10 Attachment Theory Mistakes to Avoid

10 attachment theory mistakes to avoid

Attachment theory: not only is it fascinating to read, but it also gives us hope that we will get to understand ourselves at least a little bit better. Since everyone has relationship issues – be it with our partners, family, or friends – we are very likely to relate to John Bowlby’s attachment theory.

Once we discover it, we get excited and assume that our attachment styles will explain all about why we are how we are, why we do what we do, and why we face certain challenges in social situations.

Even though attachment theory can, to a large extent, explain our behavioral patterns – especially in intimate relationships – we have to be careful how we interpret it and how we apply it. This article is meant to give you a heads-up about the most common traps you might fall into when you first discover attachment theory and the four attachment styles.

If you’re already familiar with Bowlby’s work, feel free to use this post to check whether you’re on the right track. You can also take a step back and reflect on whether you fell into any of these traps in the past.

10 mistakes you might make while learning about attachment theory

1. Overestimating your issues

couple in a relationship fighting

First off, everyone has problems in their relationships. Nobody is perfect. Nobody’s life circumstances are perfect either. There comes a point in every relationship when you fight with your partner. There’ll be times when you feel misunderstood, under-appreciated, frustrated, or unhappy.

But that doesn’t necessarily mean that you have an attachment disorder or an attachment issue. Approximately one in every three people is insecurely attached. Don’t jump straight to the assumption that you are that one person.

Remember that no relationship is perfect. Experiencing problems with or within relationships does not necessarily mean that you have an attachment problem.

2. Blaming your parents

Now, even if you do have some mild attachment issues, don’t rush into blaming your parents. Keep in mind that attachment styles are created in the first year and a half of your life. If you’re looking back on your childhood trying to figure out how your parents neglected or rejected you when you were a toddler, you’re not going to get what you’re searching for.

It’s wrong to say that parents are bad or guilty. Parents want the best for their children. And they do what they can do. The child’s attachment style is not about the mom or the dad, but rather about the quality of their relationships with the child. And the quality of these relationships is based on what the parents are giving and, more importantly, on whether the child feels what the parent is giving.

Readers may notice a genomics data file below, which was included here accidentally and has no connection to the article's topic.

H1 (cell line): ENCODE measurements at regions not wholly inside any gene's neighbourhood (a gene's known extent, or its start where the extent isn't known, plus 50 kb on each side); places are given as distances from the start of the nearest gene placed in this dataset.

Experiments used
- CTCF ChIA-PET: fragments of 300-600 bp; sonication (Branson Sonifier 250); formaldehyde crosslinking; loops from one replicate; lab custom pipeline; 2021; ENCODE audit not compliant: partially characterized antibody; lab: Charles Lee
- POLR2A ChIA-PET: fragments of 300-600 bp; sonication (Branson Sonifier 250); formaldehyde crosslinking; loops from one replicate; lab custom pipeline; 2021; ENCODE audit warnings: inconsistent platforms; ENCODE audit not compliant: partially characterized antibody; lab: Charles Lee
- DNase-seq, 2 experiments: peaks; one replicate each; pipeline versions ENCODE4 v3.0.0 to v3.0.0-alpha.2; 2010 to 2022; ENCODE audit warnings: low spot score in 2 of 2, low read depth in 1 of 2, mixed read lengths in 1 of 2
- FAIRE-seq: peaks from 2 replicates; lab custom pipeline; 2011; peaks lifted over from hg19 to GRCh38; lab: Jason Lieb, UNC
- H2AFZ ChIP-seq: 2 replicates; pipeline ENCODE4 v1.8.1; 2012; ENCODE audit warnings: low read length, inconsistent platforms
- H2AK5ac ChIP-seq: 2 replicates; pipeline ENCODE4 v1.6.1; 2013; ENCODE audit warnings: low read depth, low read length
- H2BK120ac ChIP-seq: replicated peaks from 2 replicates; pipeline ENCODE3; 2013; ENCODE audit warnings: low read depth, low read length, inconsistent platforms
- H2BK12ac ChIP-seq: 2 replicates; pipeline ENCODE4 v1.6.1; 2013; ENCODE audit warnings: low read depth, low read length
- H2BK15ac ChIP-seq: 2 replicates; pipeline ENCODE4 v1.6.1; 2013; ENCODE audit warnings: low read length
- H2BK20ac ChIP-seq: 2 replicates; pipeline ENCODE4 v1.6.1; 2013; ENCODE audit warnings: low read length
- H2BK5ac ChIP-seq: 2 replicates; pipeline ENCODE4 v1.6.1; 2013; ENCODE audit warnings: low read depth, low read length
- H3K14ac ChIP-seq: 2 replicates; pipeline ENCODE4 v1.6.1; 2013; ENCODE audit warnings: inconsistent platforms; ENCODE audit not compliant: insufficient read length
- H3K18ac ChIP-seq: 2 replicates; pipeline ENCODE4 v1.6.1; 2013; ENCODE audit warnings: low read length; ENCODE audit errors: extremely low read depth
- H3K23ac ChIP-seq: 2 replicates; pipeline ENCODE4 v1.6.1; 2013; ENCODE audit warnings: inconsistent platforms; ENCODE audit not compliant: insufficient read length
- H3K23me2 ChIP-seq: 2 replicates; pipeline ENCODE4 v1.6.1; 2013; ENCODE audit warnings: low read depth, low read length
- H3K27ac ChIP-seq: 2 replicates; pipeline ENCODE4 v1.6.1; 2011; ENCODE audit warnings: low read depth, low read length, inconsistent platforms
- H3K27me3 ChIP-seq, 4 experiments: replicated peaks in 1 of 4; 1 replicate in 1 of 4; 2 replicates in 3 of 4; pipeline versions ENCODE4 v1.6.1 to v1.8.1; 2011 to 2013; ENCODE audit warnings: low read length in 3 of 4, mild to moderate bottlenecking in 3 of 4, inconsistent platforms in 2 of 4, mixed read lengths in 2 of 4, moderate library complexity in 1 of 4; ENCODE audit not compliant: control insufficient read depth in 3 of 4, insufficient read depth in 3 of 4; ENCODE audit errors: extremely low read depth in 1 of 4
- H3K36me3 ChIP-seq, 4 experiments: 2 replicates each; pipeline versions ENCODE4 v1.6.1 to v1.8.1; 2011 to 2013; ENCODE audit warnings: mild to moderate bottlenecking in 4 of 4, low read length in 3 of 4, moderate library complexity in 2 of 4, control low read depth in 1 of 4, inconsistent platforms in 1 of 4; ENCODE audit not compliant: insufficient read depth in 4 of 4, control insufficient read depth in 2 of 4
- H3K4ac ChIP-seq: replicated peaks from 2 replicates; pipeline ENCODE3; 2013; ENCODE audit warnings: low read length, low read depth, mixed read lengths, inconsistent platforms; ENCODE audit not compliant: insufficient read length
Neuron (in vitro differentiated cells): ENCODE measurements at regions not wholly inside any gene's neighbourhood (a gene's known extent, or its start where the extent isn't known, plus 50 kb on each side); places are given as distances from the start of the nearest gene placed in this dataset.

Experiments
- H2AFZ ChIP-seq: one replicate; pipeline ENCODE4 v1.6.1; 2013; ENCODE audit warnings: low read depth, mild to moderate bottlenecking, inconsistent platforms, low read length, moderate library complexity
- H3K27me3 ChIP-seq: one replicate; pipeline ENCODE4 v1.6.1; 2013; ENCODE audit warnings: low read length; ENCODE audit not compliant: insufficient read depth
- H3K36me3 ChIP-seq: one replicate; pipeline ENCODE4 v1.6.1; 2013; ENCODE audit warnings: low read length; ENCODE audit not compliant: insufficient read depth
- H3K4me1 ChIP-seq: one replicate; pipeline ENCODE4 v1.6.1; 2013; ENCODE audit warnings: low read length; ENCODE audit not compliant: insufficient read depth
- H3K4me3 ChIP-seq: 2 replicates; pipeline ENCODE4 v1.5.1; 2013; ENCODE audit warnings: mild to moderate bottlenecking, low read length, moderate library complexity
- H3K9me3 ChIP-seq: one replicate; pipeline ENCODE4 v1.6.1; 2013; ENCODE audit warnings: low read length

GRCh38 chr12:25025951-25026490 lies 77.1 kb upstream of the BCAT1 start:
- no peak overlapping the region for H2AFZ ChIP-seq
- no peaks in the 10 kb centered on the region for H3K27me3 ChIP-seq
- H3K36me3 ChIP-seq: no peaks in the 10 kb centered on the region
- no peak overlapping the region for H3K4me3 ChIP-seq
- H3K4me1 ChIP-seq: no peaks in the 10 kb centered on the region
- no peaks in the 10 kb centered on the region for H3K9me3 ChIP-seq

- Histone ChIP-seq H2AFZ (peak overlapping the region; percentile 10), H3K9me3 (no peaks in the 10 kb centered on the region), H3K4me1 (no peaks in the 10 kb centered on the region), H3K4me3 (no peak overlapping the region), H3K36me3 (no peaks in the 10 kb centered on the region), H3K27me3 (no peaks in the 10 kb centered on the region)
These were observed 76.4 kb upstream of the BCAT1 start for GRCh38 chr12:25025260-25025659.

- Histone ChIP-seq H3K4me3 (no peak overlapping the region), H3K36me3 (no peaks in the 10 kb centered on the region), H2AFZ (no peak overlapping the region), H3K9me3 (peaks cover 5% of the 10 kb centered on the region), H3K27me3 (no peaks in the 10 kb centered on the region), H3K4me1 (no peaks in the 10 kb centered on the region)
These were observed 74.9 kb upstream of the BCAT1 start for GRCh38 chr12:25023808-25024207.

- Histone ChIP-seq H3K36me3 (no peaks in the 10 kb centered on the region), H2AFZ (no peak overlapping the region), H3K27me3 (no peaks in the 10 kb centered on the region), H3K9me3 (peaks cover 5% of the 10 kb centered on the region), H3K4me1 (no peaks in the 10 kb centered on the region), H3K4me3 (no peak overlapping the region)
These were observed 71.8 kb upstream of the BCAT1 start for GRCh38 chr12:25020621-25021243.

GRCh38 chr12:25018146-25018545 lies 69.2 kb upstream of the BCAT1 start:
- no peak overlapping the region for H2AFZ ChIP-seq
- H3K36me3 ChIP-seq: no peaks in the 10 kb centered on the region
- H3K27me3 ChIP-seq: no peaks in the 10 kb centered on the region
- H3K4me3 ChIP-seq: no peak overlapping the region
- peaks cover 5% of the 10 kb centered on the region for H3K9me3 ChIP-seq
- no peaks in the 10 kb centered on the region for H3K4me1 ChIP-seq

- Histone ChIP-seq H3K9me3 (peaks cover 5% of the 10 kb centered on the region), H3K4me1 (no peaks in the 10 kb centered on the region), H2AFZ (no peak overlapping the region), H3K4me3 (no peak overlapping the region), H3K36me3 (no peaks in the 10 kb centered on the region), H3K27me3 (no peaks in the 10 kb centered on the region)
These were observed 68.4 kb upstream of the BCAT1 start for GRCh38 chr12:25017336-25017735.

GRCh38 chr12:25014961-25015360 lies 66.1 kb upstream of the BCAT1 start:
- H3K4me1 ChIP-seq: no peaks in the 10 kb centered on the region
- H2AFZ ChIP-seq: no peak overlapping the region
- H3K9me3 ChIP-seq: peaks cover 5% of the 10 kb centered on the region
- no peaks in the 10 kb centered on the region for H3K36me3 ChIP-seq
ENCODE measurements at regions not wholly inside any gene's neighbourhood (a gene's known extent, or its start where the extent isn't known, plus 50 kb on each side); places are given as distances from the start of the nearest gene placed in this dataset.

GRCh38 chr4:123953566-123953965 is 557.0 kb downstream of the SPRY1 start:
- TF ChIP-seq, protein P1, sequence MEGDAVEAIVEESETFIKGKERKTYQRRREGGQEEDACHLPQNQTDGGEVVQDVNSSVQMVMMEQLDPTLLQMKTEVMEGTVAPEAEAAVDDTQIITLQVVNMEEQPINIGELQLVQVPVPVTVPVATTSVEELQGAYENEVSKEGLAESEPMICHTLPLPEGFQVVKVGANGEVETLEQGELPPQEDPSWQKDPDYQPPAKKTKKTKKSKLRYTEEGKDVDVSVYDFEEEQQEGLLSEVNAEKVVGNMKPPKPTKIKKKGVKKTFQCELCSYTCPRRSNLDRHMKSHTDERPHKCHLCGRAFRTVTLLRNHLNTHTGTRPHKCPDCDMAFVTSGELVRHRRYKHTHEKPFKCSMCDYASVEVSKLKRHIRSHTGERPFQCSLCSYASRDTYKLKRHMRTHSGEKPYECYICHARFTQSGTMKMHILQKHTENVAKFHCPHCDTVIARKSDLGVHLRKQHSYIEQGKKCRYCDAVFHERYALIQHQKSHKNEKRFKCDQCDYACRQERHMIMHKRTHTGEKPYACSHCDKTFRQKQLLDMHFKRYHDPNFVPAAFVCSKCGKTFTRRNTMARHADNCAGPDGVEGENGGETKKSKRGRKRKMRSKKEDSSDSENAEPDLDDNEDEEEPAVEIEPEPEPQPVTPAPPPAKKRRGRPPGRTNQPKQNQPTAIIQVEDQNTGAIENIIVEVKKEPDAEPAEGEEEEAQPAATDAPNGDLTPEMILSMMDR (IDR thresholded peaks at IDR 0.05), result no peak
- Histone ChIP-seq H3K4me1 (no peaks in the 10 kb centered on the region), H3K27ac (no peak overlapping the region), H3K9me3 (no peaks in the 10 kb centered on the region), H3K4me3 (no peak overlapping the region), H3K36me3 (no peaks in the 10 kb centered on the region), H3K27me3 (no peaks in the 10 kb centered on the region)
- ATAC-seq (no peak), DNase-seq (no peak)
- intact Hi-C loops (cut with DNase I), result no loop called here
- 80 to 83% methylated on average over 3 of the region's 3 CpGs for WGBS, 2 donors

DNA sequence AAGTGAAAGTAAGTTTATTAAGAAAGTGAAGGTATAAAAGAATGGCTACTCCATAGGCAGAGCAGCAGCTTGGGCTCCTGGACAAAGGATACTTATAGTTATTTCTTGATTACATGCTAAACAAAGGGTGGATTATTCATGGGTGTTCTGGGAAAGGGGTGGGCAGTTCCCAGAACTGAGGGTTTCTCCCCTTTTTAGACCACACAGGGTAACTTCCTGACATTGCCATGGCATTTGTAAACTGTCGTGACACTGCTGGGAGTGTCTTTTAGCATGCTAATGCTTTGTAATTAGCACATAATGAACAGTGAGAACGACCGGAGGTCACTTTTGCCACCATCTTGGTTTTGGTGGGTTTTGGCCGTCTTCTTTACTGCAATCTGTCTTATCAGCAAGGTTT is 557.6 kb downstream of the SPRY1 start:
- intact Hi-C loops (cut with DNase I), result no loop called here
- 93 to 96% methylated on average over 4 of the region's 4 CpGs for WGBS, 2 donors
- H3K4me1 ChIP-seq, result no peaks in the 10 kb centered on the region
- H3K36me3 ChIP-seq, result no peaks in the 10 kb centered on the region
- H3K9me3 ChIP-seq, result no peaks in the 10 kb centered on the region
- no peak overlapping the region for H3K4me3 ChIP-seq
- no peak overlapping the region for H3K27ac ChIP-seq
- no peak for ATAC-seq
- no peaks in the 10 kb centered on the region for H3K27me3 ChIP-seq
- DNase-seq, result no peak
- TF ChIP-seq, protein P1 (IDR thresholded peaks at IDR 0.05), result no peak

Parents facetime call for christmas

Another important factor to consider is that, if your mom or dad were anxious or dismissive, you’re likely to have picked up on that. Poodles make poodles, right? So, it might be a learned behavior, which – on the bright side – can be unlearned.

Having a tendency to be preoccupied or dismissive doesn’t necessarily mean that your parents didn’t take good care of you, and that your childhood was bad.

3. Seeing things in black & white

Attachment styles are dimensional, especially when it comes to preoccupied and dismissive attachment. Let’s look at how an attachment specialist would rate your attachment style.

Hold one of your hands up and straighten your fingers. Now, this hand represents the zone of secure attachment. Your middle finger indicates the absolute level of secure attachment: no traits of preoccupied or dismissive attachment in that category.

If you move in the directions of your pinkie and your thumb, you move away from secure attachment, but you’re still in the secure zone. This means that you can have preoccupied or dismissive traits and still be securely attached.

If we add three more fingers on each side of the secure zone hand, we enter the two insecure styles: preoccupied and dismissive. There are still different levels of severity for each insecure style.

What we are trying to show you here is that, when it comes to preoccupied and dismissive attachment, you don’t just have it or not have it. You can be a bit preoccupied. You can be a bit dismissive. You can be securely attached and still have some traits of these insecure styles.

It’s not all or nothing. You might have noticed that, even though it’s in the picture, we didn’t mention disorganized attachment. Later in this post, you’ll understand why.

4. Not considering other factors that might be affecting your relationships or sense of self

It’s essential to understand that attachment is pre-cognitive: it’s set before a child is able to think. It’s a felt sense. Anything after three years of age is cognitive, or thought-based. Anything before that is what you feel inside.

A person who is highly preoccupied or dismissive would act on the basis of feelings that they don’t even know they have.

Attachment lives in the heart, not in the head.

So, if your anxiety – which you anticipate to be preoccupied attachment – is based on a flow of thoughts, rather than on a sensation you are not able to explain or understand, then it’s likely that you don’t have a preoccupied attachment style. There might be other factors – like Early Maladaptive Schemas, for example – that account for the anxiety you exhibit.

5. Giving yourself (and others) a label

At first, it might seem like the whole point of attachment theory is to group people in four categories – one for each attachment style. This, of course, is far from true. Keep in mind that the classification of attachment styles was created in a clinical, therapeutic setting. Outside the lab, and when it comes to treatment, the goal of therapy is not to give people labels.

The goal is to identify the cluster of behaviors that need to be worked on. And it doesn’t really matter how you call it: you’d still have to work on whatever is going on

Attachment explains the way you see and deal with difficulties in the world. That’s all attachment is.